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Homework Tips
A great article for parents to support their children around reducing homework stress: CLICK HERE.

What is Homework?

Homework is . . .
    * tasks that are unfinshed during class time and are assigned for completion at home                   
AND it is also . . .
    * daily reviewing of material covered in class each weekanim0014-1_e0.gif
    * studying for tests and quizzes
    * correcting assignments, tests, and quizzes
    * organizing notebooks/binders
    * completing agendas properly
    * reading ~ assigned by the teacher or for pleasure and/or self improvement

Recommended Math Websites:
1. Practice math online or print worksheets at home.
2. Some fun online games to practice basic math skills.
3. Create your own flashcards.
4. A great math site with all elementary levels (even preschool and kindergarten)
5. Practice timed math drills online.
6. Study basic facts using games and worksheets.
7. Quizzes on all math areas.
8. A fun baseball game to review addition and multiplication facts.
9. A great site to practice all the basics.

10. A difficult multiplication challenge game.

11. Another great addition challenge game.

12. A plethora of math games.
The Homework Help Page
Below you will find various helpful homework tools and resources.
At the very bottom of the page you can read some hints for Parents & Students.
Good luck with your assignments.

helpful websites.jpg

Description and Disclaimer
The web sites listed below have been selected for their suitability and range of resources.
Some are commercial sites which include advertising or offer other services.
Parent supervision is recommended.
The webmaster and North Glenmore Elementary School assume no responsibility
for the content of the sites or of secondary links which they contain.

Resource Sites Tools
A project of a father and son, this site contains hundreds of links for all the school subjects:
- B.J. Pinchbeck's Homework Helper Website
Digital library for K-12 students (Arts, Sciences, Social Studies, Miscellaneous):
- Kids Web
Library services for the internet community:
- Fact Monster
Top 10 Homework Tipsuseful-tips.jpg
Family situations--each one unique--undoubtably influence a child's approach to homework and learning.  Parents can help children develop good working habits.  Please show your child that homework is an important priority and you value its worth.

1.     Sit down with your child and together schedule a time for completing homework assignments. Homework habits are more easily formed if children work the same time each day.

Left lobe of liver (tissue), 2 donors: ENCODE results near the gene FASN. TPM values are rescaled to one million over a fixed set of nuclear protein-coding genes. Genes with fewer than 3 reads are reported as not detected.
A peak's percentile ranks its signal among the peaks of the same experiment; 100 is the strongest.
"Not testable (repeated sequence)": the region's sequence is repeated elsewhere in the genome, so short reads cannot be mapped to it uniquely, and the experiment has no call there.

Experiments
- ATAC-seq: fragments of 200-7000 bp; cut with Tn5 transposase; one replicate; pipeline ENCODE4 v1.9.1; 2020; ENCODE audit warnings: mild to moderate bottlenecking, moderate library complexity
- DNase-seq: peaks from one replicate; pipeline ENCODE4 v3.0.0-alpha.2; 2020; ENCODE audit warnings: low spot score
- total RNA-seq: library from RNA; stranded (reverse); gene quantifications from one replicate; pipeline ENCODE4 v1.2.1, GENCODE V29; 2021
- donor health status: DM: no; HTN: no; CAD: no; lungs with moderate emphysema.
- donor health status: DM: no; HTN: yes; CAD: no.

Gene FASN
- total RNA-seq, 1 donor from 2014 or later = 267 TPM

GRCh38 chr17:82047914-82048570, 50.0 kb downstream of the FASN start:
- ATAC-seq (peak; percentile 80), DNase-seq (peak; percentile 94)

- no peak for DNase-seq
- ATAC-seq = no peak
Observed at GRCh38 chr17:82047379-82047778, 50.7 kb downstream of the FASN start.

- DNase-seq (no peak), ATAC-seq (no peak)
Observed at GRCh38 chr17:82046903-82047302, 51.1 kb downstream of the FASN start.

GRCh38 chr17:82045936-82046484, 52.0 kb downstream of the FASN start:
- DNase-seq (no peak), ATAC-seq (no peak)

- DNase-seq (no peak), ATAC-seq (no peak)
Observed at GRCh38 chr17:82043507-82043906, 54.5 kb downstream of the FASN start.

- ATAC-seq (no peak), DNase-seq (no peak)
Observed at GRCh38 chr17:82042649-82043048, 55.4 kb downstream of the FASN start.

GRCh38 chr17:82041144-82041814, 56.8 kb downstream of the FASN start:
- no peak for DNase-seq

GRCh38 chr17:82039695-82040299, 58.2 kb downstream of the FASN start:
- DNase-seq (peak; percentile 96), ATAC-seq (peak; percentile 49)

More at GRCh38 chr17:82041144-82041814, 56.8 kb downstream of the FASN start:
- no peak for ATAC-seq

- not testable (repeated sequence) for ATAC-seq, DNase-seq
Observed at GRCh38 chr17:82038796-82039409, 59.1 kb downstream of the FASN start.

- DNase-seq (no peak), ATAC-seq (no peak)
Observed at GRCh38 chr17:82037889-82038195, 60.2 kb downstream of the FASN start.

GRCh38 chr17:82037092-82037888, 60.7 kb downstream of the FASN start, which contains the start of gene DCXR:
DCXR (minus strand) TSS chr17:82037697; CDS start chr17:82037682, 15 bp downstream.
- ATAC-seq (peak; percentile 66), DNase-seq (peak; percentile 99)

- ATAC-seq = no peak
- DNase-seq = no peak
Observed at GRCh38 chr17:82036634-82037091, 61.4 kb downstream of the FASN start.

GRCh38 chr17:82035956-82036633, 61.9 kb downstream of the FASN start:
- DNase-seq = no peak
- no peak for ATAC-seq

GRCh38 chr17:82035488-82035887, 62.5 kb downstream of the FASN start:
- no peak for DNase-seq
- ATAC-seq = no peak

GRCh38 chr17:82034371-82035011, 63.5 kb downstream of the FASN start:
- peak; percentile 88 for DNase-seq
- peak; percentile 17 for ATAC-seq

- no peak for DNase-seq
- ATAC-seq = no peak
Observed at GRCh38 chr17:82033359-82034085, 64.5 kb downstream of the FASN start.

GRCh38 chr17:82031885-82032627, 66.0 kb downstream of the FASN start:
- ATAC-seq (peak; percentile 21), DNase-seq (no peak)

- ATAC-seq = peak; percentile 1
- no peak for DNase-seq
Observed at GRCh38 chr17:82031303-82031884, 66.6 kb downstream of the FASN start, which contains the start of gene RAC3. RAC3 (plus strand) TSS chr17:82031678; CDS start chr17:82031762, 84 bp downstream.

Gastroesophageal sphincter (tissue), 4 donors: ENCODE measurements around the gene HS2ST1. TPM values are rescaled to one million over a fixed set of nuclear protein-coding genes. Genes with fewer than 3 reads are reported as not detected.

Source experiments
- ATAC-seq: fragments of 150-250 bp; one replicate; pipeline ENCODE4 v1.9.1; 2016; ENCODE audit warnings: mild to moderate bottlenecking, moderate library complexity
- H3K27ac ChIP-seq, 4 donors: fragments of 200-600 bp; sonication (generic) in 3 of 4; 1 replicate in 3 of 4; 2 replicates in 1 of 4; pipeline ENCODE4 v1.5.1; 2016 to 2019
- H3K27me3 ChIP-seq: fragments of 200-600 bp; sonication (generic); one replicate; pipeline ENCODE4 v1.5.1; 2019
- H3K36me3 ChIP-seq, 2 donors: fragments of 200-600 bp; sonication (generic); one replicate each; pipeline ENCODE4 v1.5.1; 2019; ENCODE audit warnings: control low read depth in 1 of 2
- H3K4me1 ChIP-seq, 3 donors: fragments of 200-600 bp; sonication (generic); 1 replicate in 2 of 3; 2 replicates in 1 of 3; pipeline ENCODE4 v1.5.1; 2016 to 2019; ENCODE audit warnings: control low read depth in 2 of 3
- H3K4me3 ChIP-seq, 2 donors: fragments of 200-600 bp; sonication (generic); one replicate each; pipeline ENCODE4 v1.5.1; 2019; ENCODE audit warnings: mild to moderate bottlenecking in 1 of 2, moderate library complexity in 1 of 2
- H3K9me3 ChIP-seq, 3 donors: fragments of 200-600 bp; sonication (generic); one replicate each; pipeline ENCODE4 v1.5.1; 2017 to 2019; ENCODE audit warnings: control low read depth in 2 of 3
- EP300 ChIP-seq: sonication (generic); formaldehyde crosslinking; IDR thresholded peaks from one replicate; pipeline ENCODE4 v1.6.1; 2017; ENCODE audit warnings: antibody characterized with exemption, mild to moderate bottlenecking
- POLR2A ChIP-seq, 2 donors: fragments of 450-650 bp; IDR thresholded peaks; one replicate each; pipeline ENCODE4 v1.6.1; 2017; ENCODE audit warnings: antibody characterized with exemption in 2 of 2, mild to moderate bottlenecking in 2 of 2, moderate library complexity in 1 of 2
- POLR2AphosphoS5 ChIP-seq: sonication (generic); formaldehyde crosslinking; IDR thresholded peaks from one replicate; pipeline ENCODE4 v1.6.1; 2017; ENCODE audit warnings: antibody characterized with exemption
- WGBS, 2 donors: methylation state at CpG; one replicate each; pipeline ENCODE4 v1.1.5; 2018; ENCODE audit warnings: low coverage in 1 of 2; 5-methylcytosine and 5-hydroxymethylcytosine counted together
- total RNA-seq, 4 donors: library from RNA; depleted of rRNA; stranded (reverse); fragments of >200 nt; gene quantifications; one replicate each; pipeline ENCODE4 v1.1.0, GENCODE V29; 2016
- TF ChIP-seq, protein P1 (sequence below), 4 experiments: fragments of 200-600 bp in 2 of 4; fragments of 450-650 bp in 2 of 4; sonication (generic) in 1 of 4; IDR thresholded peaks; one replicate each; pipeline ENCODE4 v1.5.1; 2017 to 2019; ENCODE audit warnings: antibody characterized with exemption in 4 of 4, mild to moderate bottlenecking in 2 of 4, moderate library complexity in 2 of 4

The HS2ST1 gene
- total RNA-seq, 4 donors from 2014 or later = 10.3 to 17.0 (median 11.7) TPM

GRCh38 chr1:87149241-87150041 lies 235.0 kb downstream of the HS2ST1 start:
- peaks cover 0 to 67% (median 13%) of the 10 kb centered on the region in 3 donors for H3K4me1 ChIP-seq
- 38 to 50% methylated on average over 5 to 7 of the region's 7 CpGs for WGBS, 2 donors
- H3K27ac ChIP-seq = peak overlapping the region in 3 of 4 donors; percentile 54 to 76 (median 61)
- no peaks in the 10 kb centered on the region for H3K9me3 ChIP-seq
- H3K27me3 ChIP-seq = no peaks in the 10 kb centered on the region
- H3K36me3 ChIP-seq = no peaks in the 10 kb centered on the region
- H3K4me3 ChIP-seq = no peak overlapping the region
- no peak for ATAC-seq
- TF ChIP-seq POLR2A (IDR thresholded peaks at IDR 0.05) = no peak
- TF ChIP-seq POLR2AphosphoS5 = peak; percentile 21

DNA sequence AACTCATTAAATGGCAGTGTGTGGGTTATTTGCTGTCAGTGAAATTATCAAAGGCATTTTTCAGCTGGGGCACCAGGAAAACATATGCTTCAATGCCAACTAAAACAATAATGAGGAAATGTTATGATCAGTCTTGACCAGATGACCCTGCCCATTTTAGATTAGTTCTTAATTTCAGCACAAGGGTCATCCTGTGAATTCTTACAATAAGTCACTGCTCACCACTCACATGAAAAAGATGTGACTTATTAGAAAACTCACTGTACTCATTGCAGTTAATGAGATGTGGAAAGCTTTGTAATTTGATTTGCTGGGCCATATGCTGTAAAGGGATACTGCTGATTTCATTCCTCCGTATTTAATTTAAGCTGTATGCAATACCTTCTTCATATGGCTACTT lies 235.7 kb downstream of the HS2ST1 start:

2.     Help your child choose an appropriate study location--a quiet corner, a desk, a comfortable chair. The location should suit the assignment--use a desk or table for written work.   Provide good lighting and necessary materials.

3.     Ask your child to describe the assignment before beginning, and later show you the completed work or summarize what has been learned.

4.     Encourage your child to work on his or her own.   If your child needs help, look over the material before you begin so you are familiar with the assignment.

5.     Be a resource and consultant for your child, but don't hover or provide constant advice. Sometimes the best help is a hug, a smile, or a word of approval.

6.     If your child becomes frustrated, put the assignment away for a while.

7.     Please be available to check work and check whether the assignment has been completed.  Many teachers ask that parents sign or initial their child's agenda once homework has been completed.

8.     Praise your child for completing homework.

9.     When possible, help your child relate homework assignments to everyday life and skills.

10.     In general, be supportive and encouraging. Your attitudes are contagious.

The ABC's Of Homework Management:

Here's an easy way to remember some homework wisdom!abc_blocks.jpg

A:     Stands for "All By Myself"

The child does homework in a private, personal place, rather than in a public, family place (e.g. kitchen table). This defines homework as the child's responsibility and helps parents resist the urge to hover.

B:     Stands for "Back Off"

You, the parents, stay out of the child's homework unless the child asks you to get involved. Limit your involvement to:
    - clarifying or reinterpreting directions
    - demonstrating or giving examples of a particular procedure;
    - reviewing or checking work for accuracy, clarity, and adequacy.

Help should be brief and encouraging. Parent involvement should rarely last longer than 15 minutes, the norm being closer to 5. If it looks like 15 minutes isn't going to do it, then the parents should consider referring the problem back to the child's teacher, yes, even if that means the child might not complete the work on time.

C:     Stands for "Call It Quits At a Reasonable Hour"

Set an upper limit on homework. In most instances, the child should be responsible for deciding when to begin, but parents should decide when to call "time" by setting an upper limit. This will force a child to plan ahead, set priorities, and estimate how long it will take to complete the homework. Most people will work to a deadline, and this procedure will create a sense of urgency around homework.